As things became more focused, as with the Himalayan terrain, the starving survivors had trekked over after crossing the Brahmaputra, the scenery images increasingly brought home the immensity of what they'd done.

Into India

Into India

The 7th Cavalry arrived in the guise of Google Earth. With its precise photographic detail, down to ground level, I could look around for smaller details of villages, dirt roads, trails and passes. It was exciting to survey the terrain much as early travelers would have, and then to make informed decisions about the likeliest path to take or where a pass would be, which might or might not be confirmed by what followed.

Google Earth image

Google Earth image

But I still couldn't quite place Drölma Lhakang – or whatever remained of the original monastery. From Rinpoche's map, atlases and a nearby airport, I had a rough idea of where it was, but it wasn't marked on any map, or in GE. Akong Rinpoche's map waslarge scale and there were several adjoining valleys along which to search.

Recalling that Surmang was located near a small tributary of what was to become the Mekong River, I found the delta—the one that figured so prominently in the Vietnam War—and traced the river northwards. With Rinpoche's map, atlases, trial and error and a chunk of intuition, I found a river junction with what looked like the ruins of a settlement or monastery, about where Drölma Lhakang should be. (NOTE: all these views/sites can be seen using the Google Earth download file here - now in much higher res, satellite imagery than when the route was being explored around 2006).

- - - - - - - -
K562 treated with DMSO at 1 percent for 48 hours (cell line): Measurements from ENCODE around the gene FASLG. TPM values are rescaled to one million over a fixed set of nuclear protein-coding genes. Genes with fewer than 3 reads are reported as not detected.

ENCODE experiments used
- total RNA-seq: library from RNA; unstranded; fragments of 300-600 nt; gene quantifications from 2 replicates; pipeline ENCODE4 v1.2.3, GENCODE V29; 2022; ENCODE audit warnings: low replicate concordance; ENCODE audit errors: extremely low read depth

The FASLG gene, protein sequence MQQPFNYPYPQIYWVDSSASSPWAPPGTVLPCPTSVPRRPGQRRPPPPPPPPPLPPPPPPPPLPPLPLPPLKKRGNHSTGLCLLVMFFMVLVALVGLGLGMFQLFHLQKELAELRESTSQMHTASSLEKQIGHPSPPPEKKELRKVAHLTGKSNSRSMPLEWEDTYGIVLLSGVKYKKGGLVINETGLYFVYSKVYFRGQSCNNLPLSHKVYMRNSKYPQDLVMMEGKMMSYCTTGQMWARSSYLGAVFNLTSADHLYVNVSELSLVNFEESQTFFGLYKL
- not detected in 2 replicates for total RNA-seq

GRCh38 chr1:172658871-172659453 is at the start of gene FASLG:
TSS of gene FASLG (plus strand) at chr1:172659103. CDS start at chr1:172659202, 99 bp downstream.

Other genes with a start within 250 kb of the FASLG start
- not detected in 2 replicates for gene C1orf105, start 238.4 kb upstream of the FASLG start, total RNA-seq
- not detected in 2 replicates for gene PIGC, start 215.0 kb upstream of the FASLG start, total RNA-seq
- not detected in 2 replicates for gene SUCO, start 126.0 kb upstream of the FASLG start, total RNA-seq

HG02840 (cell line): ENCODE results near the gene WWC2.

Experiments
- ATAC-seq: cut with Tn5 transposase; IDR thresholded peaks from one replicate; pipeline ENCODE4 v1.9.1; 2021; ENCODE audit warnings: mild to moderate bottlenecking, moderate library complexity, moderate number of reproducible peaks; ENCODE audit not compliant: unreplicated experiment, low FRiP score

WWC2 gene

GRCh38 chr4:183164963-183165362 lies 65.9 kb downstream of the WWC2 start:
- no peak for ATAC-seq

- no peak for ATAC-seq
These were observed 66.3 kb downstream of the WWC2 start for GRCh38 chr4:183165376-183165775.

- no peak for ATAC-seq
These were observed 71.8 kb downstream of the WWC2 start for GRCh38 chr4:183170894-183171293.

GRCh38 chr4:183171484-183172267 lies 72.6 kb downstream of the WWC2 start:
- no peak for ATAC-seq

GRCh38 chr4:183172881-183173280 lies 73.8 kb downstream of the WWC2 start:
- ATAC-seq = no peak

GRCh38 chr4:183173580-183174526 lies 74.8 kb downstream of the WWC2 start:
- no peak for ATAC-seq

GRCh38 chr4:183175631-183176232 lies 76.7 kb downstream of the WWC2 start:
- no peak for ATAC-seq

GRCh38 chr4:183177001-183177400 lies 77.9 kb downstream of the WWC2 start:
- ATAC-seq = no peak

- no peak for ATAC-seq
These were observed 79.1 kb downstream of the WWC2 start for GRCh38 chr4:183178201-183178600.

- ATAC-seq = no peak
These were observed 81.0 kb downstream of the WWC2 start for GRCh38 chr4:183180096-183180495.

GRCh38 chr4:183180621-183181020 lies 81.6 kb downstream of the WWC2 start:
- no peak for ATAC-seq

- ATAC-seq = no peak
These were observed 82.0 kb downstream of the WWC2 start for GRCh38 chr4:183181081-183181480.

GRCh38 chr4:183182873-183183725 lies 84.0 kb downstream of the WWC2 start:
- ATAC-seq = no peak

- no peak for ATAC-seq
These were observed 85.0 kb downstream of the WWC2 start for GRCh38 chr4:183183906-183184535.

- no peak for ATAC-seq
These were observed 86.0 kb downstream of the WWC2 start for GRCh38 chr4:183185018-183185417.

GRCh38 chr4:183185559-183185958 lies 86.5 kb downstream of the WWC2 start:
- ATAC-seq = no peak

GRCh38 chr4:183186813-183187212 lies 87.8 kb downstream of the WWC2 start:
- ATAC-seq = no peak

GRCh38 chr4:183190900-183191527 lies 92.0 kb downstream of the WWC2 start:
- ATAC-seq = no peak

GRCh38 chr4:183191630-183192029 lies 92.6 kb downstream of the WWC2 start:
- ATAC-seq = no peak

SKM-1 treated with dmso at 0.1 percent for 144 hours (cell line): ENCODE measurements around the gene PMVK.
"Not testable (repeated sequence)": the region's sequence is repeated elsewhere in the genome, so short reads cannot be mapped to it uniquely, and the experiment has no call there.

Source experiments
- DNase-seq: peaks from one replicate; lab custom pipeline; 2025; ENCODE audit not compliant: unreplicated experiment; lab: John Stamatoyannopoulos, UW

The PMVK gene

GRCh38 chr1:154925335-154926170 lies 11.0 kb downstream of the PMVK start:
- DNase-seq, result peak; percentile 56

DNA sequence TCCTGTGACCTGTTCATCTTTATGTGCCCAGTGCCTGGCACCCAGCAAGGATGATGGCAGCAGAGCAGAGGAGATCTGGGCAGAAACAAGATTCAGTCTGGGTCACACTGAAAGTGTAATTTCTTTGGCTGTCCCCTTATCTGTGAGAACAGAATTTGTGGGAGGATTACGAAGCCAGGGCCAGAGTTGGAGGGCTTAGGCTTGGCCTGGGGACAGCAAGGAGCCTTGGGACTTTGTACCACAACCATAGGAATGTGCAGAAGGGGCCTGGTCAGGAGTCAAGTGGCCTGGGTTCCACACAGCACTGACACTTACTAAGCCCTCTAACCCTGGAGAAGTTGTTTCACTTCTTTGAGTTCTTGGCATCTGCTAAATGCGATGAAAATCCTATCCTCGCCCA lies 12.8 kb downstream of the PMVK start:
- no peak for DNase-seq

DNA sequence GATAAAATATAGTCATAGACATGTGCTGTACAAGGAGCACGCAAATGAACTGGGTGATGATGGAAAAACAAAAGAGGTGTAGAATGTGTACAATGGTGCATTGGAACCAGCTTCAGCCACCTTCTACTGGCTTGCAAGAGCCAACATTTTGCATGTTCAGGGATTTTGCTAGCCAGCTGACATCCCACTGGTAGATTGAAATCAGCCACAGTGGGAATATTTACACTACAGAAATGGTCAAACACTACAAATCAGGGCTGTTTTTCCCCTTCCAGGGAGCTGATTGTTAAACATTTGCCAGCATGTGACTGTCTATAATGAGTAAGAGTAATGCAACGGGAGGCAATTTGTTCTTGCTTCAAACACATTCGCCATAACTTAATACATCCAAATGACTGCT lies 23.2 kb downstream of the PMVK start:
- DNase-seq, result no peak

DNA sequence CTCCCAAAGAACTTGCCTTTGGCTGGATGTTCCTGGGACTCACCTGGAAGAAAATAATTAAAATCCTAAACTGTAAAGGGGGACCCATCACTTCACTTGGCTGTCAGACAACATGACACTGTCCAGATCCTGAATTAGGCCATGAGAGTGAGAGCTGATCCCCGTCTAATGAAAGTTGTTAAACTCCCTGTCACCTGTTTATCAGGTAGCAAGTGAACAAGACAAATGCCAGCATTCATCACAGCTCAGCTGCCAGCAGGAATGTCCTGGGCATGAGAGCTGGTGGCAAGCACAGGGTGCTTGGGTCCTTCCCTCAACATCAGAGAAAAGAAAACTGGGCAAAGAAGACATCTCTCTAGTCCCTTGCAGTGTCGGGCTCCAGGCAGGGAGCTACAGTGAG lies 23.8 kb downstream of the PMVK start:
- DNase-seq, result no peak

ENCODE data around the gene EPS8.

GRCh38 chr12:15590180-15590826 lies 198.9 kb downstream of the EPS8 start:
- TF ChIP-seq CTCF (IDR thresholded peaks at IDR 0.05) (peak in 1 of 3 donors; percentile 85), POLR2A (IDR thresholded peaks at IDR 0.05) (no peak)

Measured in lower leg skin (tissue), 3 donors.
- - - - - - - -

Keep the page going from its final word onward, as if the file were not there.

Drolma Lhakang

Drolma Lhakang

To its north was a high, snow-covered, mountain that could well have been Mount Kulha, where Rinpoche had lived and meditated before the escape. Moving up the valley, following his map and account, there, just to the west was a lake (black in GE's satellite's view, but probably a turquiose blue at ground level), surrounded by five peaks, the Bön tradition's Five Mothers.

Lake near Mount Kulha

Lake near Mount Kulha

Heading further up the valley, after a while, clearly viewable was the small road or track going westwards over the highlands. Here was the path the group had taken to the Shabye Bridge.

Highlands Path

Highlands Path

With Drölma Lhakang and the first leg of the journey established, the rest followed.

Although its main features are now in place, finding the route remains very much a work in progress. We will probably never know the location of the Valley of Mystery where Rinpoche hid before the escape—the Touch And Go video scenery is from the general area indicated on his map—or where the party was when they were lost. Still, many features are clear, and bring the story home:

"Rising almost perpendicularly to the east of our pass was Mount Namchag Barwa or 'The Blazing Mountain of Celestial Metal'; its crest glittered far above the clouds, for this mountain is over 25,000 feet high." -  Chogyam Trungpa, Born In Tibet, p. 236

(Article adapted from a 2009 piece originally appearing on The Chronicles of Chogyam Trungpa Rinpoche)